About 20 minutes into Martin Scorsese's latest film, "Shutter Island", I completely forgot that Scorsese was directing it. The rest of the film felt like Alfred Hitchcock had come back from the dead to direct the film. In other words, the spirit of Hitchcock is alive and well in "Shutter Island", a film that would have made the master of suspense proud. Simply put, the film is one of Scorsese's finest and most unrestrained films. At once, it's accessible to mainstream audiences and a cinema lover's dream. It's also the darkest film in Scorsese's career.
The storytelling is brisk, fast-paced, and thoroughly gripping. You'll be sitting on the edge of your seat the entire time, which is saying a lot considering the 2 hour 18 minutes running time of the film. Not once did I feel the length of it. In fact, by the time the film reached it's shocking climax, I wanted more. A day later and I already want to see the film again, just to look for clues and details I might have missed the first time. In keeping with the best of the genre, "Shutter Island" is all about mood, atmosphere, and suspense. In fact, it represents a watershed moment for horror and psychological thrillers, standing head and shoulders above any film in the genre release in the last decade or two. But what makes the film so great is not the scares, but the chilling atmosphere of the film. From the start, you get a sense that Shutter Island is like a living haunted house, an organism of it's own. And things only get more creepy from there. Scorsese must have watched a lot of Hitchcock and Robert Wise to get a sense of where he wanted to go with this film. But that's the beauty of the film. It's doesn't go for cheap shock-value scare tactics.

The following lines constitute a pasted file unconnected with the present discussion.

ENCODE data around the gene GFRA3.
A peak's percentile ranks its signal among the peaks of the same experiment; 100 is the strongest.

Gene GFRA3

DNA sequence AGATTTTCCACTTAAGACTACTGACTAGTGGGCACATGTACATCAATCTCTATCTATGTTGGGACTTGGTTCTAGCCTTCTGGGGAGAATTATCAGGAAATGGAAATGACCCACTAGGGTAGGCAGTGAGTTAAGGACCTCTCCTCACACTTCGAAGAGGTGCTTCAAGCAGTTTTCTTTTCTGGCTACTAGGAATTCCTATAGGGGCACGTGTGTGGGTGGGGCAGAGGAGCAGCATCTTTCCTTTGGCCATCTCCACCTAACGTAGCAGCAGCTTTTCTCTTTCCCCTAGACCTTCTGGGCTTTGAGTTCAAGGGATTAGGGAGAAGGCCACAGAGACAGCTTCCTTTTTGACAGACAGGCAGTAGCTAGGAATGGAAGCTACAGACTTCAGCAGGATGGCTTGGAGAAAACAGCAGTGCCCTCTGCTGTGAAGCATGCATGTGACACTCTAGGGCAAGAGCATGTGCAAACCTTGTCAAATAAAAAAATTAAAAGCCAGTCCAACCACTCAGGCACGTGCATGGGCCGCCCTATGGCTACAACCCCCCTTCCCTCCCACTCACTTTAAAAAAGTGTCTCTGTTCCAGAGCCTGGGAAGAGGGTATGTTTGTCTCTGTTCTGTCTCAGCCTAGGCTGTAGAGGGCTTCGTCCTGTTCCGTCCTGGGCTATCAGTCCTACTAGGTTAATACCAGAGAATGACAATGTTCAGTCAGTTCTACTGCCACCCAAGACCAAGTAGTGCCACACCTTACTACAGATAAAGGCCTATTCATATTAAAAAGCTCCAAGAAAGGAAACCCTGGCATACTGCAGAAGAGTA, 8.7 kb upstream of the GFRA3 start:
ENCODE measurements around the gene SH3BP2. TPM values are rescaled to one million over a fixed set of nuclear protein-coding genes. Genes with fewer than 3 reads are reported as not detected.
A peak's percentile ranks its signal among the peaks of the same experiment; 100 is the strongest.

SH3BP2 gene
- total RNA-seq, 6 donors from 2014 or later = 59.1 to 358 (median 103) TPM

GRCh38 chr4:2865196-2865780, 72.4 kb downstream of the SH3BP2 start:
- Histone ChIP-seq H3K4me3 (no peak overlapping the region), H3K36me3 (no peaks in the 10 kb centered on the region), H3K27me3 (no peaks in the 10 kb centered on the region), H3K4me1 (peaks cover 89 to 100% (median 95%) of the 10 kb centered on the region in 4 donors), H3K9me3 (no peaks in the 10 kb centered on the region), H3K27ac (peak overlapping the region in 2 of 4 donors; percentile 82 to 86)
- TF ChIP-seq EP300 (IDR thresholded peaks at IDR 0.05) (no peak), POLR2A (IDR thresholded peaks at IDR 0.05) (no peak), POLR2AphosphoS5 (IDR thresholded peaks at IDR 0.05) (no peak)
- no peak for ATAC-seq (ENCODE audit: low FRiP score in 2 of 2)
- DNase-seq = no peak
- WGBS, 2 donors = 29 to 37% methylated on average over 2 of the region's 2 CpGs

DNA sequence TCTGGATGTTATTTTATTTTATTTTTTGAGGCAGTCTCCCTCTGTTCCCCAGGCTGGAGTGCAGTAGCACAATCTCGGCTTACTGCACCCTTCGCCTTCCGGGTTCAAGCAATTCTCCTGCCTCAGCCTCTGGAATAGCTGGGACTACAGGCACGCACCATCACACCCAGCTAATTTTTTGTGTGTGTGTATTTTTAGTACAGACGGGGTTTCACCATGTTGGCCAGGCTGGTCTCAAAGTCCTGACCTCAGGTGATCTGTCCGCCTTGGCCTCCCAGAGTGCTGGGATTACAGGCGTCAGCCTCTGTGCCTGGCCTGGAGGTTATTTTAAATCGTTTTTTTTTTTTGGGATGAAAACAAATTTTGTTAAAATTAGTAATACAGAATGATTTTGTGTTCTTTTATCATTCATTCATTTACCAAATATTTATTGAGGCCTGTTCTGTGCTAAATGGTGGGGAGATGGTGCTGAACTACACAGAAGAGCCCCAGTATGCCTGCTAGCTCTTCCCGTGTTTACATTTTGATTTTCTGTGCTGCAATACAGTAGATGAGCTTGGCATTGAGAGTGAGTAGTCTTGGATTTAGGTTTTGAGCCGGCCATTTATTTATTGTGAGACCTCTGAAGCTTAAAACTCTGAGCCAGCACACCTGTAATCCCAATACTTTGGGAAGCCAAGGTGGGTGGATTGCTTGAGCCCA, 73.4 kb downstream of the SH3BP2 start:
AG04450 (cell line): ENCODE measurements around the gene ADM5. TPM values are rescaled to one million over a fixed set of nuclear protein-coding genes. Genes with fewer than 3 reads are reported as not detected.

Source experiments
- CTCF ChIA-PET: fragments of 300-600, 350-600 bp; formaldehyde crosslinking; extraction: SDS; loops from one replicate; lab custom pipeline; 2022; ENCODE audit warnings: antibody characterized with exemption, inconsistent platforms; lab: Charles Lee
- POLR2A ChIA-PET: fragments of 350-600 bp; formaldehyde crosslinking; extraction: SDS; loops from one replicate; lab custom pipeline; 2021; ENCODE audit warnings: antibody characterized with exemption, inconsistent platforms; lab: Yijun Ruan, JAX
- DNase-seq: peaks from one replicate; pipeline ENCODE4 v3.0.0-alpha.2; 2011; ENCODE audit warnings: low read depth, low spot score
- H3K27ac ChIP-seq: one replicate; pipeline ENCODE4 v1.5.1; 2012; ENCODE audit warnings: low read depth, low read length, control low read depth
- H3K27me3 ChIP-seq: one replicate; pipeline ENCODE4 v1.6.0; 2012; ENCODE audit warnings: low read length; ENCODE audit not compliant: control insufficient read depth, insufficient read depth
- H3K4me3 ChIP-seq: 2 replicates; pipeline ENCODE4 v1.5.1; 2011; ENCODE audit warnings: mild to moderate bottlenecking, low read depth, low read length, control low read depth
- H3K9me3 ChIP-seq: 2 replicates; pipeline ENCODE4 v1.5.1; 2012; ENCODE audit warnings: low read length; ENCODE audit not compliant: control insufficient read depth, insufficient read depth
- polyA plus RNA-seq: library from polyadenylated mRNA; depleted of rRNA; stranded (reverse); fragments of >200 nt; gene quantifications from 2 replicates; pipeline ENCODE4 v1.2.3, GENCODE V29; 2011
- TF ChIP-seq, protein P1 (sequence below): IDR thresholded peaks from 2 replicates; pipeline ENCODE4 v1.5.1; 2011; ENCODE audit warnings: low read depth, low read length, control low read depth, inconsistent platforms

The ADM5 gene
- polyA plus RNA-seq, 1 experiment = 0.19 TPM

It's an extremely violent film, but the violence is all part of the context of the film. It's intellectual, it serves the story, makes us really feel the sense of paranoia and terror that is so clear on the face of Leonardo DiCaprio, who gives one of, if not the best performance of his entire career in the film. He is at once terrfying and terrified. It's a difficult role, one where an actor must be clenched from the beginning, much like Al Pacino in "The Godfather Part II".
On the technical side of things, the film is literally perfect. Everything from Robert Richardson's gorgeous cinematography to Dante Feretti's spooky set design to living legend Thelma Schoonmaker's startling and masterful editing is all top notch. Scorsese's direction is superb. An extended nightmare sequence is the stuff of any film lover's dreams.
I've been saying it for years, a great film is a great film is a great film. "Shutter Island" is one hell of a great film from cinema's greatest living filmmaker. In fact, I'd argue it's Scorsese's finest film since "Goodfellas". Do yourself a favor and see this movie if you have any love for movies at all.